But the friends you make at school and college are a really important part of your life -- they are your support system and network into the future.
Where do you see your company five years from now? I can't see that far. Two years from now, Pinstorm stands to be a world No.1 or No.2.
What do you think about the growth of Internet in India? It will happen on the mobile phone, not the desktop, and it will happen in languages, not English. And when that happens we will be the world's No. 1 or 2 Internet-using population.
What do you think is the future of the Indian IT industry? Where do you see yourself in this bigger picture?
We barely have an IT industry, we have an IS (information services) industry and all we offer is lower-cost services. There is very little technology we develop. Over time, our stability and growth will not come from sweatshops like Infosys, TCS and Wipro, but from companies that create brand and market their own products, getting larger profit margins and a reputation in the process.
In this potential future, I think Pinstorm will do very well though we're not a technology company as much as a marketing company that creates and uses an enormous amount of technology.
What are your views on innovation? Do you think that Indian companies lag behind in innovations? How can they be global players?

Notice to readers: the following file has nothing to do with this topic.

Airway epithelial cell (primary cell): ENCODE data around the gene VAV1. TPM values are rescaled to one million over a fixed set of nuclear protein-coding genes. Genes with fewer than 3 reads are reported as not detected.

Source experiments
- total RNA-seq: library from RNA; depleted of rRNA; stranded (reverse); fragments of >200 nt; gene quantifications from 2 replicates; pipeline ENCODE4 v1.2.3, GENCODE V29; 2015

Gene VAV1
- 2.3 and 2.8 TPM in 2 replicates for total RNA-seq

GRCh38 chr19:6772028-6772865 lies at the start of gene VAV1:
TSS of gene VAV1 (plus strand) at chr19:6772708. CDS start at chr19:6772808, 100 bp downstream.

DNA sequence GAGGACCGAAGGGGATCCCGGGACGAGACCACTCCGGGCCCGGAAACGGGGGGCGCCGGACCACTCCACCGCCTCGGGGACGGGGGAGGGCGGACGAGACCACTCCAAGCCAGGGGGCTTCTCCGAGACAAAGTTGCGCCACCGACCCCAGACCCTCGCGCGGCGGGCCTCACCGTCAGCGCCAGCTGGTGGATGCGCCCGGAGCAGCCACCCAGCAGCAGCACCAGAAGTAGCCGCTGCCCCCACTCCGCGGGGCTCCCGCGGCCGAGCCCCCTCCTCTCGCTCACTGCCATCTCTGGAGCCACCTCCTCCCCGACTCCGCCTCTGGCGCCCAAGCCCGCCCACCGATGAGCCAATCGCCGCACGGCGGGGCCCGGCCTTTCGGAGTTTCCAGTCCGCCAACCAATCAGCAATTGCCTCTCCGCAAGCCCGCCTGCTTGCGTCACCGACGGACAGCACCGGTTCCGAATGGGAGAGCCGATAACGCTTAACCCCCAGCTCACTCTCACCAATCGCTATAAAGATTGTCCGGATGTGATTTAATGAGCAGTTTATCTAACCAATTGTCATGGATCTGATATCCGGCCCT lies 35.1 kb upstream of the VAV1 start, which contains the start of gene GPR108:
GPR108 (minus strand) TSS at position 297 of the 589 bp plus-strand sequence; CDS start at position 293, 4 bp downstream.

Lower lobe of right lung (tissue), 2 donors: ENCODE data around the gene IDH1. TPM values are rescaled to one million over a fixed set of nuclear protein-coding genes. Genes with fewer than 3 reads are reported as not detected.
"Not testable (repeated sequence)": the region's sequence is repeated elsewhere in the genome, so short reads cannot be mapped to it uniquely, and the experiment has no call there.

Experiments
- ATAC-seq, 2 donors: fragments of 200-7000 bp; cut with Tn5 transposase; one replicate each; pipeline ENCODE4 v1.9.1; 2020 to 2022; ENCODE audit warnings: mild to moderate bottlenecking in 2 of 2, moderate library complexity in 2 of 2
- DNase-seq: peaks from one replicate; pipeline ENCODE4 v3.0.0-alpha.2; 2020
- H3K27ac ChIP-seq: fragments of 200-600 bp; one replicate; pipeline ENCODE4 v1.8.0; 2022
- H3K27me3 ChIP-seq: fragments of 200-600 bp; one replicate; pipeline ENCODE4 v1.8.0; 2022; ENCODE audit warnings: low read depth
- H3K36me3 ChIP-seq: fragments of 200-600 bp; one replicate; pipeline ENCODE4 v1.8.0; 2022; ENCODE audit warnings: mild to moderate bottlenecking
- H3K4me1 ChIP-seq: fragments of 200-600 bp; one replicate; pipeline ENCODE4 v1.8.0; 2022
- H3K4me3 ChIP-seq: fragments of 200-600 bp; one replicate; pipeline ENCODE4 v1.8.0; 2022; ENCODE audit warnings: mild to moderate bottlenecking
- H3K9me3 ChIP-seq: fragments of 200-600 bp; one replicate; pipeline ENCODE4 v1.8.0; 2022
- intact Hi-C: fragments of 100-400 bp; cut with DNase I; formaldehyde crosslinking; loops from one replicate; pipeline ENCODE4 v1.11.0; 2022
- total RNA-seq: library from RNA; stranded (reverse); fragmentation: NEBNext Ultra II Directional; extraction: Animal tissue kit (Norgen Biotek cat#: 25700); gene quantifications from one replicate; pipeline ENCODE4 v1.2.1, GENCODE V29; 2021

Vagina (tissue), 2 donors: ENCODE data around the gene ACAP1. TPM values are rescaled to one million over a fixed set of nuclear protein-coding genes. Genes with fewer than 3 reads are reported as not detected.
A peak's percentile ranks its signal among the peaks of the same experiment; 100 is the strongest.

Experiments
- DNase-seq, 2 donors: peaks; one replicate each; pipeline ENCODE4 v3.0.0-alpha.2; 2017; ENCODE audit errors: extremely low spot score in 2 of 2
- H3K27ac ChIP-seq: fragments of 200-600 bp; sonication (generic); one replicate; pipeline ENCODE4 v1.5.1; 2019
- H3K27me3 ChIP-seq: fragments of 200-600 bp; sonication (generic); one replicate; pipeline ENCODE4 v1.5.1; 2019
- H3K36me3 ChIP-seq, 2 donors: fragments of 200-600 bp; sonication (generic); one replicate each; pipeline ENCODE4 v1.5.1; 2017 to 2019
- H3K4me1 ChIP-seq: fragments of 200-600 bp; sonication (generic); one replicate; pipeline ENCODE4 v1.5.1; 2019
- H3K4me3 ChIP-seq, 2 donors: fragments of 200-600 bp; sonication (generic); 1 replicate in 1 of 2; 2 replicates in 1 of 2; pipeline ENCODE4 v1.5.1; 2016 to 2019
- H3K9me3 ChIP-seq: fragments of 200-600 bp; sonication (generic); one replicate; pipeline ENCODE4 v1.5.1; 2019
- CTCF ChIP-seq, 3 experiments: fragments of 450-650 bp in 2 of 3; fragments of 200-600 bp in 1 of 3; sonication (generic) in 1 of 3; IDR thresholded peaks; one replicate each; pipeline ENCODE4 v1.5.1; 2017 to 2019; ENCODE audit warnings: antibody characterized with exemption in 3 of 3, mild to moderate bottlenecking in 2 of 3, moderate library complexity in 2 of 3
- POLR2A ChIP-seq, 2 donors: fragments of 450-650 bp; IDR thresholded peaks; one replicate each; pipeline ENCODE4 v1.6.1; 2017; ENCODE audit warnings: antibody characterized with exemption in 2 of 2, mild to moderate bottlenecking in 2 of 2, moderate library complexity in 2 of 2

Well, we have the ability to innovate. Our brains are at least as big as anybody else's. But what we need are not brains but guts and support. The former you have to find within yourself and I'm glad to see numerous venture capital firms offering the latter.
There is no route to be a global player other than to produce the best products in the world -- 'products', mind you, not 'services'.
What are the biggest lessons that you have learnt from your varied experience?
No one knows anything, least of all any supposed management guru or consultant or expert. You can discover your own rules and create your own playing field. It is better to move in business as an innovative naïve person than as a cautious experienced person.
What would you say to budding entrepreneurs or tech students who might be the next big entrepreneurs?
Don't listen to the Gartners, the IDGs, the BCGs, the KPMGs, the PwCs. They know nothing! Reject the job offers from the Goldmans and the Lehmans. . . Why do your B Tech in Computers and MBA in marketing to become a banker?
Understand the gaps in the market. Create a product that can service those needs better than anybody else can, sustainably and do it at a really low cost.
And dream big. The earth's the limit.